Six Colors
Six Colors

by Jason Snell & Dan Moren

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By Jason Snell

Command Performance: Screen shots everywhere

I used to think that screen shots1, images captured from a computer screen, were only for tech journalist types like me. But is there any clearer example of the public hijacking a computer feature originally intended for a very nerdy purpose than the preponderance of screen shots from Notes used to make announcements on social media?

The fact is, there are plenty of reasons for people to take screen shots. Not everything needs to be composited carefully in a graphics program. On social media or in an email, a quick screen shot of a portion of a spreadsheet can provide perfect clarity. Bad Tweets are frequently screenshotted before they can be deleted by the person who sent them. The list goes on.

In the past few years, on both macOS and iOS, Apple has seriously improved its built-in screen shot features, and I use them all the time. You do too, and if you don’t, maybe you’ll consider it when you’re making your next big announcement and/or apology to Twitter.

macOS screen shots

Command-Shift-5 gives you complete power.

The basics have been there from time immemorial: Command-Shift-3 takes an image of your screen and saves it to your default screen-capture folder. (Trivia: Command-Shift-1 and Command-Shift-2 were reserved as shortcuts to eject the first and second floppy disk on early Macs.)

Command-Shift-4 lets you select a portion of the screen to be captured. The most common way to do this is to use the crosshairs to drag out the area you want to be captured. If you drag out a box and discover it’s not aligned quite right, don’t give up—if you hold down the space bar, you can drag the box around. Then release it to resume adjusting the size of the box.2

But the crosshairs aren’t the only kind of capture you can do from that mode. Tap the spacebar and click a window to capture just that window. (And if you hold down the option key while clicking, the capture won’t include a drop shadow.)

Command-Shift-5 opens the Screen Shot app, introduced in Mojave. A floating palette lets you choose from all sorts of options, including still and video screen captures. This is also the easiest way to set the default location for all your screen captures. (I store all my screen captures in Dropbox so I have access to them on all my devices.)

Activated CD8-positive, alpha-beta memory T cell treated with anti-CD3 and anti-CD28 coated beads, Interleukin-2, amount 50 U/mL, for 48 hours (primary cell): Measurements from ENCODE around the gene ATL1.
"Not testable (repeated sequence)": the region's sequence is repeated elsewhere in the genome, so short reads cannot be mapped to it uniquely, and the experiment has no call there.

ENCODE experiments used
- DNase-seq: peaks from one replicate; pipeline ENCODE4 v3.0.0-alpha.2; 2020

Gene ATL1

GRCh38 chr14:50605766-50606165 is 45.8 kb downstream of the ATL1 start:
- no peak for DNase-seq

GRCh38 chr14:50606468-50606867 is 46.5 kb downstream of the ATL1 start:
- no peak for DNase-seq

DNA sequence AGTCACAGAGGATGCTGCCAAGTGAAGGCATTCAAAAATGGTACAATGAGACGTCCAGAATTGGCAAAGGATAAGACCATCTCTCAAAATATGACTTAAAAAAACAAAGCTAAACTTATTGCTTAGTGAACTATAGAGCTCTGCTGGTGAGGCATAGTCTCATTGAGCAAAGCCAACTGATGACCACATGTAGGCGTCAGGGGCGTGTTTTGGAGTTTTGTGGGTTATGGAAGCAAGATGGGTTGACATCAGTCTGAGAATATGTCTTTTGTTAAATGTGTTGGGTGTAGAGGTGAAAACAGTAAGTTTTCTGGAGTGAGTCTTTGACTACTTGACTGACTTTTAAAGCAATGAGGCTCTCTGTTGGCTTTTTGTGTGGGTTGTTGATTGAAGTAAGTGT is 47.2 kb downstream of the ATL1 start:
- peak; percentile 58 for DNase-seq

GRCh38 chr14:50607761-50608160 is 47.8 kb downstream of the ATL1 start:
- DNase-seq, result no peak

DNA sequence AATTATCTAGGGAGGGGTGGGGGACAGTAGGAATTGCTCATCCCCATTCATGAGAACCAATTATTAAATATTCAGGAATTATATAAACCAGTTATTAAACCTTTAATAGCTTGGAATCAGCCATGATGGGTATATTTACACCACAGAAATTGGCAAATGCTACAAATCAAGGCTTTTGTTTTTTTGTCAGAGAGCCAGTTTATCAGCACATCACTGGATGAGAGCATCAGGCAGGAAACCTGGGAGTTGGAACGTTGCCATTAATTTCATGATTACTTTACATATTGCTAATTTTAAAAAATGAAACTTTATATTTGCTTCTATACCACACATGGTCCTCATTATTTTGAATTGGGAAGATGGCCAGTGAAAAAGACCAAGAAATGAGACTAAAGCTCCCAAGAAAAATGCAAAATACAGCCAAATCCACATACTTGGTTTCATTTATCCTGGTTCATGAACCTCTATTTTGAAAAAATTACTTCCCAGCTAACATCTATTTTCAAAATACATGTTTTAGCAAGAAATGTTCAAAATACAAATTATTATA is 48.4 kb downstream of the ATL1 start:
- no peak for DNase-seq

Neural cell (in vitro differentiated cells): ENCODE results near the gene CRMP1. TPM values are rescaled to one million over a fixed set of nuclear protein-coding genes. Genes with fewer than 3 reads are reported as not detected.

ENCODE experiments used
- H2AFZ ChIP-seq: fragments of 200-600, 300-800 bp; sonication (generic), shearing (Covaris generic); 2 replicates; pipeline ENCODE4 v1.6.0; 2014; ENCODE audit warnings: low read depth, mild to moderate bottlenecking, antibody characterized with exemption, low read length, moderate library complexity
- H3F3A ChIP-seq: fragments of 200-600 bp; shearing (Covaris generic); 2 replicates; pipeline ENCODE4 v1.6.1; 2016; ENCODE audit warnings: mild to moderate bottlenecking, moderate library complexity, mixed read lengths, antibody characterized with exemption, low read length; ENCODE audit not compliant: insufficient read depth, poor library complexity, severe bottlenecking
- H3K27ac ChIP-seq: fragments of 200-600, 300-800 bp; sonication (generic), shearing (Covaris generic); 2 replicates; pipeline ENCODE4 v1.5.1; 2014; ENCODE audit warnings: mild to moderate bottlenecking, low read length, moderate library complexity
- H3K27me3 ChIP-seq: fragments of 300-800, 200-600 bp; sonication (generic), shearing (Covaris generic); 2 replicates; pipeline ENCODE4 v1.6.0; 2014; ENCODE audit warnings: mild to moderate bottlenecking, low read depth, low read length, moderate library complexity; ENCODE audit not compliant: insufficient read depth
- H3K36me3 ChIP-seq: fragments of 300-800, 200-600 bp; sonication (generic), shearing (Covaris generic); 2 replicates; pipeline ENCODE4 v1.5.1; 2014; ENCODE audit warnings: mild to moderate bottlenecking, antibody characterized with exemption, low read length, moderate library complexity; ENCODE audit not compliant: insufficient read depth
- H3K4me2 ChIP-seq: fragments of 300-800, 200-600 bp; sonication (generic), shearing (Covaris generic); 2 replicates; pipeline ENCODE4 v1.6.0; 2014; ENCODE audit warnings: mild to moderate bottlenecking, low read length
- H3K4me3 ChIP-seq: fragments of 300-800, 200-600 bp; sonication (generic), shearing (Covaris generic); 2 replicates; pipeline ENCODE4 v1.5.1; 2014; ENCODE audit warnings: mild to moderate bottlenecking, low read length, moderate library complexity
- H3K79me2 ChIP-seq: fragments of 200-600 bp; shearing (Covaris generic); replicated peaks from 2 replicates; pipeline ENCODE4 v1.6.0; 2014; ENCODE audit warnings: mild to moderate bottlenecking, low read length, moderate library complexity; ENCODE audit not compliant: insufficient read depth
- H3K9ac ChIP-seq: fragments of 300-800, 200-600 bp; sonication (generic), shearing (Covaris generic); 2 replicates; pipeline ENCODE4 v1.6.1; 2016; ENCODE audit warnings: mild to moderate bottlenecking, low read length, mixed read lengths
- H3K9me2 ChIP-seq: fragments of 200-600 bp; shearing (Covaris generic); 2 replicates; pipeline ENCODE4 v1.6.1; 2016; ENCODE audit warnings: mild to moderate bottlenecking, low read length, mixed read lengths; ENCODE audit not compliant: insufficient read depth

iOS screen shots

I like to copy the cropped image, discard it, and then paste where I want it to go.

On iOS, screen shot functionality has been slow in coming. The first few versions of the iPhone OS didn’t even offer screen shots as functionality! To get early screen shots for use in issues of Macworld, we had to jailbreak the original iPhone, connect to it via the Terminal, issue a shell command at the moment we wanted to take a screen shot, and then transfer the resulting file off the iPhone via another shell app. Bananas.

Apple finally got with the program and added a two-button shortcut for screen shots, which varies by device. (On most modern devices it’s the upper volume button and the sleep/wake button—and if you’ve got a keyboard, yes, you can type Command-Shift-3.) It used to be that the screen shot would just be placed in your camera roll, but in recent OS versions, a floating thumbnail of the screen shot appears after you take it—and if you tap on the screen shot, you’ll enter iOS’s screen shot editor. (If you type command-shift-4 on an iPad keyboard, you’ll automatically be brought into this mode.)

This mode is great, because I rarely want to capture my entire screen. From here, you can quickly crop or mark up your image, and then choose what you want to do with it. You can then tap Done and will be prompted to save it to your Photos library, save it as a file in the Files app, or discard it. You can also turn to the Share icon and share it directly with another app, which is what I usually do. When I’m wanting to share a screen shot on Twitter or in Slack, I take the shot, crop it, tap the Share icon, and choose Copy to place it on the clipboard. Then I discard the screen shot—I don’t actually want to save it for posterity—and paste it from the clipboard to wherever I want it to go.

If you want to capture video on iOS, that’s a different path. The best way to do this is to add the Screen Recording icon to Control Center. Then you can swipe down and tap it to begin a recording. When you’re done, tap the red recording icon in the top bar and it’ll be saved to your Photos library.

Now consider yourself prepared for your next Twitter announcement! Or anything else that can be better communicated by doing the digital equivalent of pointing at your screen and saying, “hey, look at this.”

  1. At MacUser we called them “screen dumps.” Ewwwwww. 
  2. Member Steve points out that you can press Control-Command-Shift-4 to select a region of the screen and place it on the clipboard. A tricky keypress, but a pretty great shortcut. 

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